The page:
Another tribune for accident reduction
March 18, 2004
WHEN the Police Traffic Department began enforcing the country's seatbelt law at the beginning of June last year, we editorialized our support for the initiative amid complaints by drivers and passengers alike that seatbelt wearing was a cumbersome, time-wasting exercise.
We felt, then, as Guyanese generally did during a national consultation on traffic law reform, that the institution of a seatbelt law was vital to reducing human injury and death from road accidents.
We're expressing another tribune for accident reduction because reports are coming through that the non-wearing of seatbelts is a major factor in some accidents still resulting in serious human injury.
We remain supportive of the enforcement of seatbelt legislation because mandatory seatbelt wearing continues to be proven worldwide as responsible for saving lives and curbing spates of serious injuries.
In cases where drivers and passengers refuse to wear seatbelts, the results have been tragic and traumatic. Recall, for instance, research revealing that in a part of England where only 48 per cent of adult and teenage passengers wear seatbelts in the back of a car, at least 40 of every hundred front seat passengers die each year because of those back seat passengers not wearing a seat belt.
Andy Huxley, lead spokesman for transportation of the Buckinghamshire County Council, said some time last year that, "The most common excuse used by members of the public for not wearing a seatbelt is that they had only driven a short distance down the road. Yet a high percentage of accidents happen on short trips. Additionally, back seat passengers are three times as likely to die or suffer serious injury in an accident while not wearing a seatbelt."
Even so, the accidents that have occurred in Guyana since the police began enforcing seatbelt wearing prove that responsibility for saving lives and minimizing accidents lies with road users themselves.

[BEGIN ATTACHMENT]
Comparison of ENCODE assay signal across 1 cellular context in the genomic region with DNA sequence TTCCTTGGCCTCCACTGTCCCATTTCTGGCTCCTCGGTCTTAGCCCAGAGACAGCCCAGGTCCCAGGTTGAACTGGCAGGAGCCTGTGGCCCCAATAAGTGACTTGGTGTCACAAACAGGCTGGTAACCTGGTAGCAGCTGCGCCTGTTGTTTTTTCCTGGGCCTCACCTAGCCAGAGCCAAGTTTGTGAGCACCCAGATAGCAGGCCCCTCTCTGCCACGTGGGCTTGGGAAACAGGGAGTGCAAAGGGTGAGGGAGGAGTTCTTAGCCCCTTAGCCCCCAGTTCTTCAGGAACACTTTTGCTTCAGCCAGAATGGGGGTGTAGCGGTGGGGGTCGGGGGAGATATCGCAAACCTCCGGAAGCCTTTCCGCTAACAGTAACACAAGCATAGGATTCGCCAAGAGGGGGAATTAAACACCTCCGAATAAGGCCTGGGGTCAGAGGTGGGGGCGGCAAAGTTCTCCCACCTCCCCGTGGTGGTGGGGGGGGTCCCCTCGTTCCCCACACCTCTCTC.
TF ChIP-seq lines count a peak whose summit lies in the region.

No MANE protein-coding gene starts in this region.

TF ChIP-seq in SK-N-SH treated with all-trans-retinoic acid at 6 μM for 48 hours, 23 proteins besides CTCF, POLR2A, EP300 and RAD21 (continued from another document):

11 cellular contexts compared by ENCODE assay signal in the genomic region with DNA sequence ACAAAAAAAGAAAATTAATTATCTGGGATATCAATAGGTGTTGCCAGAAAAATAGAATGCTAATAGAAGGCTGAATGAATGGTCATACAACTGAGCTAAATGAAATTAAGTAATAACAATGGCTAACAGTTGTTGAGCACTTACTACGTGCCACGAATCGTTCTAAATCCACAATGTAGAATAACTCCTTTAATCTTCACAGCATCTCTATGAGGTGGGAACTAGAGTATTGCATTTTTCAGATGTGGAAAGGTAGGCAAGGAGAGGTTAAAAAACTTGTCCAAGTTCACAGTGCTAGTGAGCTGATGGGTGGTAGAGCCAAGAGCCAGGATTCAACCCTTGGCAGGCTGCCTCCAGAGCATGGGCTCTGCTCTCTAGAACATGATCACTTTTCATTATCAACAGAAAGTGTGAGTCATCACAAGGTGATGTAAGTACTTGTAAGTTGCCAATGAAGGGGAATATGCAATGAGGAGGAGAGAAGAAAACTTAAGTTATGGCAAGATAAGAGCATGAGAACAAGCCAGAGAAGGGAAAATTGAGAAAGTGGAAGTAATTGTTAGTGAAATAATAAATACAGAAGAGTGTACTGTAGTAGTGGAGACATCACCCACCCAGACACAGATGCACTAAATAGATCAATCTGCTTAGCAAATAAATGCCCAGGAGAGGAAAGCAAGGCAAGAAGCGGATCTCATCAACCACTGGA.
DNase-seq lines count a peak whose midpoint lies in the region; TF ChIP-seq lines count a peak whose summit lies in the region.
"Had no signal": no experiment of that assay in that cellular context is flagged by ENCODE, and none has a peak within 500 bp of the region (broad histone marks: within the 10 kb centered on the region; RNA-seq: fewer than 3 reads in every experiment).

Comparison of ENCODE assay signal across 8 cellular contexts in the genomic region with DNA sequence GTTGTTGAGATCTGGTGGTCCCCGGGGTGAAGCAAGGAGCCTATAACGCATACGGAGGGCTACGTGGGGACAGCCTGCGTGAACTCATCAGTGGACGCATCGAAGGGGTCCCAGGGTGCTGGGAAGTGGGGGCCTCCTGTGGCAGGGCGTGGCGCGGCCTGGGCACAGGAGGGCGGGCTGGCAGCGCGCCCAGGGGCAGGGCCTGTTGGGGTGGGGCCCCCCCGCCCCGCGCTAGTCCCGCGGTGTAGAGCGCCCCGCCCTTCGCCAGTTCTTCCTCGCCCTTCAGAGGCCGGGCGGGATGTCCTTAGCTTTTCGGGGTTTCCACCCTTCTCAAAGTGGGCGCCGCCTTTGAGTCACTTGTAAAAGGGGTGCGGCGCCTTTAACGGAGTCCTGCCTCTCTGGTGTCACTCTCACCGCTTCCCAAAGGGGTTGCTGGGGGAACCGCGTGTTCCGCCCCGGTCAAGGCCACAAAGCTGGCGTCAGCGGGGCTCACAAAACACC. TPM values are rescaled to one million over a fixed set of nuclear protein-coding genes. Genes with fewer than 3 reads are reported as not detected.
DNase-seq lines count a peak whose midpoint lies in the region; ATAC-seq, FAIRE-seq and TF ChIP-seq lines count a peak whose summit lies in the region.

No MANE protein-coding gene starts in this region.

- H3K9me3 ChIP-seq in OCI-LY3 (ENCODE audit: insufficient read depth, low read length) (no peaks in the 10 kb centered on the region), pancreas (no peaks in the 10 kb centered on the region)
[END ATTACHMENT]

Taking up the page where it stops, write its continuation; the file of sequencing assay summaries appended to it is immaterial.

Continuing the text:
A large percentage of the traffic mishaps that occur on our roads can be attributed to speeding, driving under the influence of alcohol, sleep driving - that is, people nodding as they drive - and the persistent belief by many drivers that consideration for how others use the road isn't their business.
But the authorities need to hasten strategies to ensure that seatbelts be worn by 'back seat' passengers as well as those in the front seats of buses or automobiles and other four-wheel vehicles. We've learned that the Ministry of Home Affairs is vigorously pursuing the acquisition of equipment that will allow the police to monitor speeding and identify those who drink and drive and place delinquent drivers before the courts.
Still, even as the police set out to implement strategies to achieve an undisclosed target of a reduction in road accident casualties, we support and join the Police Traffic Department, Mothers In Black and other traumatized families in appealing to road users to be very careful, even more careful than they have in the past, in the use of our roads - and to urge those who can, to begin insisting on passengers behind the driver's seat wearing seatbelts, too.
We also expect the Ministry of Home Affairs and the Ministry of Public Works to contribute more to accident reduction through the placing of traffic lights and traffic signs all over the place, and through the intensification of road engineering measures.
The National Road Safety Association should also do more. It should examine accident and casualty trends on a city- and nation-wide basis and produce priority lists of sites for action - action that are designed to effect accident and/or casualty reduction.
Central and regional government, city and town municipalities, and village and neighbourhood councils, must also seek to improve the environment of the area and reduce road safety hazards.